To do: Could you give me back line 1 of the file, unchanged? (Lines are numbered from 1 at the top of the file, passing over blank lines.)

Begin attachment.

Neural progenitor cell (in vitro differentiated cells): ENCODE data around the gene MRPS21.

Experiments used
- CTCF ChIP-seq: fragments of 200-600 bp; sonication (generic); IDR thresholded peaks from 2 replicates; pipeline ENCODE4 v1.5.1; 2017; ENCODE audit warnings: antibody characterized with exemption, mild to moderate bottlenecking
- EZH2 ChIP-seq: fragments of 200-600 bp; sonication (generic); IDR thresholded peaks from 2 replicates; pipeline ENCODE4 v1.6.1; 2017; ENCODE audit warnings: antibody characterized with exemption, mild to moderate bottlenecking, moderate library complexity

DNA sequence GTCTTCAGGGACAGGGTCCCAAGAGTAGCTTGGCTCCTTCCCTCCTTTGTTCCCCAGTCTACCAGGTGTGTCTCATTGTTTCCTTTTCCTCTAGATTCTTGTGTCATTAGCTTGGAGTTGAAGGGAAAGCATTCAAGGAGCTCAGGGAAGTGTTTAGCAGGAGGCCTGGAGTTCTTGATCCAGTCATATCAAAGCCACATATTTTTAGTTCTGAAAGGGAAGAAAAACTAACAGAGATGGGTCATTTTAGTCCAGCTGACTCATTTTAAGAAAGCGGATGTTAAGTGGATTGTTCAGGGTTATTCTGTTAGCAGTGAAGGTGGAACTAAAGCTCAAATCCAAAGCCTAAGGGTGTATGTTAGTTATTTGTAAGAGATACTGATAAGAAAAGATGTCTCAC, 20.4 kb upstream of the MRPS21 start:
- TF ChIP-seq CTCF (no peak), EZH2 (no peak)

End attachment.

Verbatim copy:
Neural progenitor cell (in vitro differentiated cells): ENCODE data around the gene MRPS21.